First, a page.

Chase & Welch were recorded in three advertisements and an announcement in the Worcester Daily Spy (Worcester, Massachusetts.)  The first advertisement ran from July 26 to August 8, 1856.  Special Notice.  Re-Opened by a New Company.—The subscribers would respectfully inform the citizens of Worcester and vicinity, that they have purchased the Ambrotype Rooms in Foster’s Block, No. 222 Main Street, and will be in operation on and after Monday, July 28, 1856.  In re-opening this beautiful suit of rooms, the proprietors are happy to announce to the citizens of Worcester and vicinity, that they have secured the services of Mr. Wm. Hathaway, as their Operator and Artist.  Those wishing for pictures of themselves or friends, are respectfully informed that every picture emanating from the establishment will be warranted to give entire satisfaction.  The Ambrotype has now become the prevailing style of Picture in all the principal cities of the Union.  We shall, as soon as necessary arrangements can be made, be able to supply the public with all kinds of Photographic Pictures.

N.B.  Ambrotypes at the same price of good Daguerreotypes.  The public are respectfully invited to call and examine specimens.  Chase & Welch.  Wm. Hathaway, Artist

The second advertisement ran from November 4 to November 18, 1856.  We would advise all who are in want of superior pictures of themselves or friends, to call at the rooms of Chase & Welsh, in Foster’s Block, 222 Main Street.  We pronounce their pictures superior to those taken at any other establishment in the city.  We have observed the beautiful pictures in their show case, and to say that they were most natural and lifelike, is to use a hackneyed expression; but no other would be appropriate in this case.  Their pictures are bold and clear, and for brilliancy of tone and finish, we do not hesitate to say that they are superior to any other establishment in the city; and we would say to all, if you want a likeness that you will not be ashamed to look at, and show to your friends, call at their rooms, and you will not be disappointed.  Their prices are very moderate, and their pictures will give entire satisfaction.

The third advertisement ran on November 13 & 14, 1856.  And was issued by Benjamin D. Maxham.  Take Notice, that our friend Chase proposes to make single glass pictures.  Why this condemnation to what he calls humbug!

The only place to procure the genuine improved Ambrotype on double glass, is at B. D. Maxham’s.  He will tell you the truth and nothing but the truth; that in his opinion the Daguerreotype is far more durable, being composed entirely of mineral substances, whereas the Ambrotype is vegetable.  As for the patent, it was given up six months since Mr. Cutting, as also was the use of gum.  The only way to seal up a picture to make it permanent, is to seal them up in tin boxes, the same as sardines are sealed.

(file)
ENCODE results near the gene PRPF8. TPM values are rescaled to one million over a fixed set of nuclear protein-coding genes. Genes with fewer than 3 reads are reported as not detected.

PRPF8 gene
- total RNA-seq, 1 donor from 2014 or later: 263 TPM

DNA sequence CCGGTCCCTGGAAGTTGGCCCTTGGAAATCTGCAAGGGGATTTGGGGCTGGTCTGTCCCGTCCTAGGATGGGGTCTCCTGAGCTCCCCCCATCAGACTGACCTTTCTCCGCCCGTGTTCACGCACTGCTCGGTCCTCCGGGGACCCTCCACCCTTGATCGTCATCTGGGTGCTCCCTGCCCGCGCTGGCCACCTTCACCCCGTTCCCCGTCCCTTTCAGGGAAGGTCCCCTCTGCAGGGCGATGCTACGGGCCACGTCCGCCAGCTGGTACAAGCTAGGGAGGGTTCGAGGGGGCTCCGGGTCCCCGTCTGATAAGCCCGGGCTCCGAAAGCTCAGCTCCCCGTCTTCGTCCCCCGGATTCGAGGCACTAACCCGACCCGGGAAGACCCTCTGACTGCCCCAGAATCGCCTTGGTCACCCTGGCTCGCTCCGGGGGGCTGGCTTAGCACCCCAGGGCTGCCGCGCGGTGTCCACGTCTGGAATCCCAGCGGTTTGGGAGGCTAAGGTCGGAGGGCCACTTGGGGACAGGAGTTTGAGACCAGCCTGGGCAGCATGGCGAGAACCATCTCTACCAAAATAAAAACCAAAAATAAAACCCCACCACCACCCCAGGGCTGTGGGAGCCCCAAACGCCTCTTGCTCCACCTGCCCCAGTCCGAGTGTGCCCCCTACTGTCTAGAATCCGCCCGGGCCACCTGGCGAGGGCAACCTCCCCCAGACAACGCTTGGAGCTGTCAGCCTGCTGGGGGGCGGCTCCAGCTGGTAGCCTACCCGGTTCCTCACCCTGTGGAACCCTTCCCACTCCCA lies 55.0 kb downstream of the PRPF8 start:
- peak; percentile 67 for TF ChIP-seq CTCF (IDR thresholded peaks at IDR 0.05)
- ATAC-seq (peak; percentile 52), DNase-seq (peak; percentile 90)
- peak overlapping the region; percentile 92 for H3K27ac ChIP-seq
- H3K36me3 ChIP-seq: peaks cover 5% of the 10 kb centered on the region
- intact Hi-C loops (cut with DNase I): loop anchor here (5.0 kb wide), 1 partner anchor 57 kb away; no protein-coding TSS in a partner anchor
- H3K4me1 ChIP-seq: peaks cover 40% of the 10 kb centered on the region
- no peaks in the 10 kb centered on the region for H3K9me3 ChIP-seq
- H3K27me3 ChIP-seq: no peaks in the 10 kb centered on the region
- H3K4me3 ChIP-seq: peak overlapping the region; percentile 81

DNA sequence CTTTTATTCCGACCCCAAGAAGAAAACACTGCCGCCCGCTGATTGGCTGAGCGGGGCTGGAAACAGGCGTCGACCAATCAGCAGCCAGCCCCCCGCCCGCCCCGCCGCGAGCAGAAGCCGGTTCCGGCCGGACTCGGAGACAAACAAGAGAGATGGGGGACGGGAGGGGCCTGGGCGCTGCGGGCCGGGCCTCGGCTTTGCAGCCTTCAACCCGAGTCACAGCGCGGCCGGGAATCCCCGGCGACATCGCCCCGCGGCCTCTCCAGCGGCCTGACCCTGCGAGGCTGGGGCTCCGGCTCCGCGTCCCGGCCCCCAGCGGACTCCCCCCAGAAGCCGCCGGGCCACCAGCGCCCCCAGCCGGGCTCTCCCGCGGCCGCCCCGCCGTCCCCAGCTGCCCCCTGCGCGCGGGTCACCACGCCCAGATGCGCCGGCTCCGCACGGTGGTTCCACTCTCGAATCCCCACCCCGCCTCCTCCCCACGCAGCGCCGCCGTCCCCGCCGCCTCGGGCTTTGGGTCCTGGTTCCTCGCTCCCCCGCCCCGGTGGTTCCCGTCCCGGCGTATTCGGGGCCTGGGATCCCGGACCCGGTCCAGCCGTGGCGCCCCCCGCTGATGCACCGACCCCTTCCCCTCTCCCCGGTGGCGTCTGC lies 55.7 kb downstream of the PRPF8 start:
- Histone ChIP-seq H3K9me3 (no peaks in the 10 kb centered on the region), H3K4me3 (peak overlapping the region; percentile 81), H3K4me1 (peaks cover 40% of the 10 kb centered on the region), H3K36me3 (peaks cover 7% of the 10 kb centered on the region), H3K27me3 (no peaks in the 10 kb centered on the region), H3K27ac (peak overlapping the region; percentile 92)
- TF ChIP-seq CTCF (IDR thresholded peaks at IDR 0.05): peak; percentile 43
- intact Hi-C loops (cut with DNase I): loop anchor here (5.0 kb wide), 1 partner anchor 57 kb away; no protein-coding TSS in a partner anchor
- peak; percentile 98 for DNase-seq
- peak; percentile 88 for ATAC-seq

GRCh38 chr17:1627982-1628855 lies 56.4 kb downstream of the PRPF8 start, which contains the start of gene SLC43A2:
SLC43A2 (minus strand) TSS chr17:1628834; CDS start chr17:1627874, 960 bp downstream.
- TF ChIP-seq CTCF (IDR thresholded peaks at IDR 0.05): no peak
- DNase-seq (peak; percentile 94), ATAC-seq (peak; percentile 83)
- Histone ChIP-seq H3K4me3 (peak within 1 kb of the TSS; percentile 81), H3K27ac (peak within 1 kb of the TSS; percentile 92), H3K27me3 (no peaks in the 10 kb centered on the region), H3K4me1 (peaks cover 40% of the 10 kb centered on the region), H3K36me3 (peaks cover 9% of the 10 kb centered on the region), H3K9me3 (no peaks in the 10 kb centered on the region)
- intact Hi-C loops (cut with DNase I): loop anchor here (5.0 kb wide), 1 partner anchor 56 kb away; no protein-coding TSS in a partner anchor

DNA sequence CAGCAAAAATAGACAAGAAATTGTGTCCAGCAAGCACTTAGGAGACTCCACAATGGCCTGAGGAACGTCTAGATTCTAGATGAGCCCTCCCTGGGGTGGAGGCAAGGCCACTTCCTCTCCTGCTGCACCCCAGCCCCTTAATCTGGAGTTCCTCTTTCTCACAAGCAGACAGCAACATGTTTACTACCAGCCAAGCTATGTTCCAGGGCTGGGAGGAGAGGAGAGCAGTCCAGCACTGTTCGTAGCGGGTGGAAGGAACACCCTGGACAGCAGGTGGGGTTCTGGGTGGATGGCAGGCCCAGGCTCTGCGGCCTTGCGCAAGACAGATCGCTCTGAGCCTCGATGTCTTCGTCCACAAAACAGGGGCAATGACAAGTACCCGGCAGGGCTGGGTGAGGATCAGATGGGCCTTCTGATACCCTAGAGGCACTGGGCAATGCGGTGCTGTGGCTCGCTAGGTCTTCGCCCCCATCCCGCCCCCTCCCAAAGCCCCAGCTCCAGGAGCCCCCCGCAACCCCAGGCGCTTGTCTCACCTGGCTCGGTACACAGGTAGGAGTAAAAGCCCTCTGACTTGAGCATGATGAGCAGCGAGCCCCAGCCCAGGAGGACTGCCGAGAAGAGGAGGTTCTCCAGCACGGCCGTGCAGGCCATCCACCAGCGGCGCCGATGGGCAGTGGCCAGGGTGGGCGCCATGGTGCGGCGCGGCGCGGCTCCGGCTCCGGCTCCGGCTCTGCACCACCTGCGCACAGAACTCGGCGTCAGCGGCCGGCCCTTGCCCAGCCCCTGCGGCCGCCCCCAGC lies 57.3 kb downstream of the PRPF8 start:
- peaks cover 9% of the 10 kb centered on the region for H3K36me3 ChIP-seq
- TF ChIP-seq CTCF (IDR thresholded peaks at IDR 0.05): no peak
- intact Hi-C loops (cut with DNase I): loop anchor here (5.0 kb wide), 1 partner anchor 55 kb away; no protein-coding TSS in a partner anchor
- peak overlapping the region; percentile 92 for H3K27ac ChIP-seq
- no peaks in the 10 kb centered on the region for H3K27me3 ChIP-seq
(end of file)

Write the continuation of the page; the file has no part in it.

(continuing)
The announcement is a reply from Chase & Welch to Benjamin D. Maxham’s advertisement which ran on November 25, 1856.  We see by the Spy of Nov. 18th, that B. D. Maxham wants the public to take notice that friend Chase proposes to make single pictures, and wants to know why this condecentson to what he calls humbug.  I have never have called the single glass picture a humbug; what I call humbuging the community is, for a man professing what he does, to deceive the public by selling a single glass picture, and telling them that it is an Ambrotype, when he knows that it is not, and never can be an Ambrotype.  He knows very well what constitutes an Ambrotype, and he knows that to make it an Ambrotype, it must be sealed between two plates of glass with Fir Balsam, or its equivalent.  He knows that he has not a right to take the Ambrotype picture, and therefore cannot take them, but if he can deceive and impose upon the public by misrepresentation and deception, it will answer his base purpose.  In his advertisement he says, that he will tell the truth and nothing but the truth, but he forgets to tell the whole truth for he says that the patent was given up some six months ago by Mr. Cutting, as also the use of gum.  Now, if his object was not to deceive, why did he not tell that Mr. Cutting surrendered his patent and applied for re-issue and got it, against the combined forces of the Daguerreotypist, who brought every thing to bear against it which they possibly could, to break it down and prevent a re-issue, but it proved a decided failure.  The government granted a re-issue covering the whole ground; and now, if he can dupe and deceive the public by telling them that his pictures are Ambrotypes, he will not hesitate to do it.  Now where is the deception? why does he wish to impose upon the public by selling a spurious article for a genuine?  Can there be any thing manly in this?  Does this look like having a just regard for other people’s rights?  I leave it with the public to decide, and will say that the only place where you can get a genuine Ambrotype, is at Chase & Welch’s rooms in Foster’s Block, No. 222 Main street.  We have the exclusive right for taking Cutting’s patent Ambrotypes, for the City of Worcester, and all pictures emanating from any other room in the city, called Ambrotypes, are spurious and worthless.                          Chase & Welch.

Chase & Welch was listed in the 1857 Worcester City Directory, residence section but was not included in A Directory of Massachusetts Photographers, 1839-1900.  Craig’s Daguerreian Registry only list them in 1857.